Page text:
The airlines may have it "right". Most have a policy whereby an abusive or bullying passenger who "acts out" at check-in is denied boarding. 

Similarly, most restaurants and bars have an established policy that reserves their right to refuse service. 

In the “Worst of Times” hotel the General Manger managed the place from a remote location and was rarely on the premises.  The Front Desk Administrative Assistant Cindy was not empowered to make any decisions regarding the abuse or mistreatment by employees or guests.  Cindy felt disempowered because the unspoken rule was to make accommodations no matter how you were treated.  The motto was “just grin and bear it.”  This made for many “Worst of Times” in this high end luxury hotel. 

The disempowered employee’s felt higher levels of stress, it made for an unpredictable work environment, and occasionally would erupt as fatigued front desk employees took their stress and tensions out on one another.  

The result, a frequent changing of the Front Desk personnel, higher cost of training and re-training and hiring personnel for the Front Desk,  and a lack of consistency and streamlining of excellent delivery of customer services.    

Without clear policies, training on how to handle miserable guests, and a caring attitude the hotel employees in the “Worst of Times” did not experience being cared for resulting in a lack of caring attitudes in the hotel.  It became, “If they don’t care, why should I?” attitude.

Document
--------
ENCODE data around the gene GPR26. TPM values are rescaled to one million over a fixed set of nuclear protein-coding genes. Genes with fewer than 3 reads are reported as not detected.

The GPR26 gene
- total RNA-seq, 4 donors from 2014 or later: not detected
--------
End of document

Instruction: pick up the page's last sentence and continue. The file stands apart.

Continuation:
Most guests no matter how bad can be turned around or at least placated enough to get checked in and on their way.  One of the 12 Tools is maintaining the “Attitude Advantage” and staying ‘resilient.’  We stay ‘resilient’ by paying attention to our own thoughts, feelings, and behaviors and remembering to do our self-care.  Having a supportive and caring staff and management team certainly helps.

In the “Best of Times” hotel they still had incidents of bullying, misery addicts, harassment, and negative encounters but they handled them in a completely different way.  Empowerment was a part of the key, and shared mutual and collaborative empowerment. The hotel employees felt cared for and thus exhibited a greater caring towards the guests and one another. An in the “Best of Times” hotel they lived happily ever after.    

 

By Gay Lynn Grigas, MA Psy.

Author of 12 Tools to Keep Your Cool and Confidence

Gay Lynn Grigas, MA Psy. is an accomplished speaker, trainer, and consultant specializing in customer service and stress awareness issues.  She is author of several books including “12 Tools To Keep Your Cool and Confidence-Trigger-Proof.”  Visit  www.trigger-proof.com   For training or speaking engagements in the Hospitality Industry contact Kennedy Training Network a trusted training provider in the industry for over 20 years at info@KennedyTrainingNetwork.com  or www.KennedyTrainingNetwork.com